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Un-finished Omielanczuk ready to climb heavyweight ranks


For fighters around the world, movies have often been the catalyst to move from the couch to the dojo or gym and begin a journey that leads them to the world of professional combat sports.

“Bloodsport,” “Rocky” and anything starring Bruce Lee are the usual classics that get someone’s blood flowing for combat. But 1985’s “American Ninja”? That’s the one that set the stage for Poland’s Daniel Omielanczuk to become a fighter.

“It was the first movie about combat sports that I watched as a child,” he said. “It was something new and fresh for me. That was the moment when I decided what I want to do in my life and I stared to fulfill it.”

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Today, the 33-year-old is a member of the UFC’s heavyweight roster and looking forward to a Saturday bout with Octagon newcomer Jarjis Danho. It’s an interesting matchup, but Omielanczuk, who is entering his fifth UFC fight, doesn’t know if the “Man Mountain” is ready for life in the big show.

“He is not expecting this fight to be the toughest ever,” Omielanczuk said, and it’s not boasting, but the reality of being under the bright lights for the first time. And while Germany’s Danho has scored knockouts in all six of his pro MMA wins, whether he can crack the chin of his opponent is the big question.

For previous answers, consider that in 24 pro fights, Omielanczuk has never been finished. Other fighters with some losses can make the same claim, but rarely in the heavyweight division, where 250-pound men with four-ounce gloves usually suffer at least one defeat via finish. Everyone in the UFC’s heavyweight top 10, plus champion Fabricio Werdum, have all been on the wrong end of a knockout, but not Omielanczuk, who understandably takes pride in his durability.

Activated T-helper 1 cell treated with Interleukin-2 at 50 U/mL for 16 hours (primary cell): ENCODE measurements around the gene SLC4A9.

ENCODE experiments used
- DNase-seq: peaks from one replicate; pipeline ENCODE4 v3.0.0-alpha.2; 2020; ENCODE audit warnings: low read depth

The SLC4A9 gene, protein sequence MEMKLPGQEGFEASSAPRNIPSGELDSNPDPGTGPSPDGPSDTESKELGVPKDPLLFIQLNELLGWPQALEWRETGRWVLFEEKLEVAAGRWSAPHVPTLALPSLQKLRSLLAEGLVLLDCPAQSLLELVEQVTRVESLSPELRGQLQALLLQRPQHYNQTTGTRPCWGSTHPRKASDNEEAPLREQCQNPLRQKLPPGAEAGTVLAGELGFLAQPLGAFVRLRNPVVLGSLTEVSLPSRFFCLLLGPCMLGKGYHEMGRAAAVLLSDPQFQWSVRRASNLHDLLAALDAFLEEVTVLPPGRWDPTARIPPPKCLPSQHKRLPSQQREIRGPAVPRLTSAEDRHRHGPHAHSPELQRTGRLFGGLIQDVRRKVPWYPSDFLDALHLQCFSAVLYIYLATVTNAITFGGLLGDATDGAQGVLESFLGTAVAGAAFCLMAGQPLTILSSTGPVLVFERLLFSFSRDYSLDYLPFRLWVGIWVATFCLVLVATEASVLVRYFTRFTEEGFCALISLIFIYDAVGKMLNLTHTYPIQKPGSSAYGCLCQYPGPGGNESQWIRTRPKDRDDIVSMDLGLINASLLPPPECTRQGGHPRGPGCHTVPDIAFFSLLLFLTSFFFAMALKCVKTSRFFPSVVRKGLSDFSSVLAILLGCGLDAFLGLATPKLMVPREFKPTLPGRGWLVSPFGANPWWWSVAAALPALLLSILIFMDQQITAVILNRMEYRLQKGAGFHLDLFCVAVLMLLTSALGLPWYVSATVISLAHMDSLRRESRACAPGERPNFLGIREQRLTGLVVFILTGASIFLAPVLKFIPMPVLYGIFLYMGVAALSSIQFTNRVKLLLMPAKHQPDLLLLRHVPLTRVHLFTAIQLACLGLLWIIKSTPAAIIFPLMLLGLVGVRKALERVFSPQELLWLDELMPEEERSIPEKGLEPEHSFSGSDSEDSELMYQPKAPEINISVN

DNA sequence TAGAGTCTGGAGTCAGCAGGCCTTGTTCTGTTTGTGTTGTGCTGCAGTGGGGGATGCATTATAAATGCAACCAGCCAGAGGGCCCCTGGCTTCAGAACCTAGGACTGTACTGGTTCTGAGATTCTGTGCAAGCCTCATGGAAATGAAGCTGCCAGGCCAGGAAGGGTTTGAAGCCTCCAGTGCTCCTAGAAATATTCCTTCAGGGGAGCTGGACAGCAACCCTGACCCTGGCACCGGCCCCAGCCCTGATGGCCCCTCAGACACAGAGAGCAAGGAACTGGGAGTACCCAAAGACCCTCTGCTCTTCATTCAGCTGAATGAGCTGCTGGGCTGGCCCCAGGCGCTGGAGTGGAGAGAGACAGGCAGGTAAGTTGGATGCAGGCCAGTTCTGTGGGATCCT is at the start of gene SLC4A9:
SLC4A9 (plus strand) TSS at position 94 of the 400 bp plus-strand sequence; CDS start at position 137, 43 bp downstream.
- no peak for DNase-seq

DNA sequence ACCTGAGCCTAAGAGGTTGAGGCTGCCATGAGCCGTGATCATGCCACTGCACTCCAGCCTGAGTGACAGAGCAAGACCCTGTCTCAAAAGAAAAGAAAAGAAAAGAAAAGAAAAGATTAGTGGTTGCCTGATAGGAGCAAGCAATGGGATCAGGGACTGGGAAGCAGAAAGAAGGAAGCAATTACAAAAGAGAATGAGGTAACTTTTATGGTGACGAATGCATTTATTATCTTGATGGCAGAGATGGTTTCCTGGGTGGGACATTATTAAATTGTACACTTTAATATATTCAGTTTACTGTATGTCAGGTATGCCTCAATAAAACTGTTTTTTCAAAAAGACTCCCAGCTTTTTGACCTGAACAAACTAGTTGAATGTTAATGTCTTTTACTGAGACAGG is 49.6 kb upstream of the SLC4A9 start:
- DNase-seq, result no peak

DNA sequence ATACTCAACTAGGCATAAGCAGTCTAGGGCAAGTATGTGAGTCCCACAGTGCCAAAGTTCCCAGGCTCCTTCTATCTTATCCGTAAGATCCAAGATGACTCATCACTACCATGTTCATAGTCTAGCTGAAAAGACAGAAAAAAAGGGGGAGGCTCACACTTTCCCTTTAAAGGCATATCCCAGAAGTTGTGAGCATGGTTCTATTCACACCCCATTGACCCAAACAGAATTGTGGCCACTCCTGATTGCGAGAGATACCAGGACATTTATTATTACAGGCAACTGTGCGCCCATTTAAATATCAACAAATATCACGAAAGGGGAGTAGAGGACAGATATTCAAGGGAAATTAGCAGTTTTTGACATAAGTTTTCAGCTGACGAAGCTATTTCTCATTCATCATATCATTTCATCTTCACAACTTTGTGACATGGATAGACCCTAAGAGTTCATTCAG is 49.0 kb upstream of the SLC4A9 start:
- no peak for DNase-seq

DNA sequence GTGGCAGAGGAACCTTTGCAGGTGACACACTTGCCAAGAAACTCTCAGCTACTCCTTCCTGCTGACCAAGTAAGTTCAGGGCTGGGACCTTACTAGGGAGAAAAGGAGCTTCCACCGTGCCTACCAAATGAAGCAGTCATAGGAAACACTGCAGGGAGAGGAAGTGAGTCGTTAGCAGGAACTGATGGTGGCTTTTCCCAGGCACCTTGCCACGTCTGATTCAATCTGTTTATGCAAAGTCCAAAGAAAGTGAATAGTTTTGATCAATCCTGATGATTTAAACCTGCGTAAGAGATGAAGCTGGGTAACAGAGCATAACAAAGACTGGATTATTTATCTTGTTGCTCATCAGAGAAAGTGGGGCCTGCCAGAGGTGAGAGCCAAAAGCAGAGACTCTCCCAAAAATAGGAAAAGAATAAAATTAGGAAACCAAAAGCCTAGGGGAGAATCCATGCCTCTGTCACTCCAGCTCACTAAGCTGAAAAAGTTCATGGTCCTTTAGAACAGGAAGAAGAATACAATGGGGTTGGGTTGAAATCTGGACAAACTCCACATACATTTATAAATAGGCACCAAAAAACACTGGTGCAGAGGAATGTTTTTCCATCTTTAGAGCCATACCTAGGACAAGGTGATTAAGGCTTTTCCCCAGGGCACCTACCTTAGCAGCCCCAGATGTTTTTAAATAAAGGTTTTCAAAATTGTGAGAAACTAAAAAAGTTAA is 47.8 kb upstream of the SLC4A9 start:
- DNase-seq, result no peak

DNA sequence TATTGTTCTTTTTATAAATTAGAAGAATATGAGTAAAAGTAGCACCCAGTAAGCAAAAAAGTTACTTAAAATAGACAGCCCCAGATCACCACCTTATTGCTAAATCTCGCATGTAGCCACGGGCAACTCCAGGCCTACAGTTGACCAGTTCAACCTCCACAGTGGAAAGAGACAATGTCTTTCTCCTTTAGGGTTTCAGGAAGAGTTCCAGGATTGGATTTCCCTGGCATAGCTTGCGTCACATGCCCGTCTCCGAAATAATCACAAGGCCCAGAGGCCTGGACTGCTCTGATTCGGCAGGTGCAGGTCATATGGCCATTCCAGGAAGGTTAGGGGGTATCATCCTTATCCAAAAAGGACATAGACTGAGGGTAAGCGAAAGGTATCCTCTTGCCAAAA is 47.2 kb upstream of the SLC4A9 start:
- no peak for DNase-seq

“My upbringing was crucial to this,” he said. “I was very active during my childhood and I currently train my durability while sparring.”

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That kind of toughness could make Omielanczuk the most dangerous fighter in the division, since he is a threat to land a finishing blow up until the final horn.

He agrees, saying, “I'm always very motivated and I never give up until the fight is over.”

He showed off that late finishing power in his UFC debut in 2013 when he knocked out Nandor Guelmino in the third round, but in his most recent bout last July, he needed less than a minute to end the night of another Octagon newcomer in Chris De La Rocha.

“It was a great feeling,” he said. “It’s very positive when you win the fight in a good style.”

The win broke a two-fight losing streak for the Warsaw product, and now he’s in with Danho, who, despite his UFC inexperience, is being looked at very seriously by Omielanczuk.

“I treat him as every other competitor; I don't ignore him,” he said. “He is very aggressive in the cage and goes forward all the time.”

It’s the recipe for an exciting fight, and an important one for Omielanczuk, who can win two in a row in the UFC for the first time and begin his own trip to the top 10.

“If I win two more fights, I think so,” he said of earning a ranking among the big boys. “In the heavyweight division, one accurate punch can determine the victory and every competitor can defeat another one.”

All Omielanczuk needs is a chance.